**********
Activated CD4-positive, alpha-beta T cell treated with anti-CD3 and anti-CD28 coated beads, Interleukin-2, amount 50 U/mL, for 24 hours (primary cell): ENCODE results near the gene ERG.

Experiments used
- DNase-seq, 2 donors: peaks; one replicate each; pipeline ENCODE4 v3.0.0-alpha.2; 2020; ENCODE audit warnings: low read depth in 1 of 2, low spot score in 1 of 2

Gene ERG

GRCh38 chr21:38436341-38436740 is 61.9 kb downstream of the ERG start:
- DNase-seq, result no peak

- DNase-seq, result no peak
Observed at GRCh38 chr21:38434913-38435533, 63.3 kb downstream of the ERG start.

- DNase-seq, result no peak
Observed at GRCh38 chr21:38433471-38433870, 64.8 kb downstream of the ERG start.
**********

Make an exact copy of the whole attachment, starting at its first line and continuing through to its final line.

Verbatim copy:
Activated CD4-positive, alpha-beta T cell treated with anti-CD3 and anti-CD28 coated beads, Interleukin-2, amount 50 U/mL, for 24 hours (primary cell): ENCODE results near the gene ERG.

Experiments used
- DNase-seq, 2 donors: peaks; one replicate each; pipeline ENCODE4 v3.0.0-alpha.2; 2020; ENCODE audit warnings: low read depth in 1 of 2, low spot score in 1 of 2

Gene ERG

GRCh38 chr21:38436341-38436740 is 61.9 kb downstream of the ERG start:
- DNase-seq, result no peak

- DNase-seq, result no peak
Observed at GRCh38 chr21:38434913-38435533, 63.3 kb downstream of the ERG start.

- DNase-seq, result no peak
Observed at GRCh38 chr21:38433471-38433870, 64.8 kb downstream of the ERG start.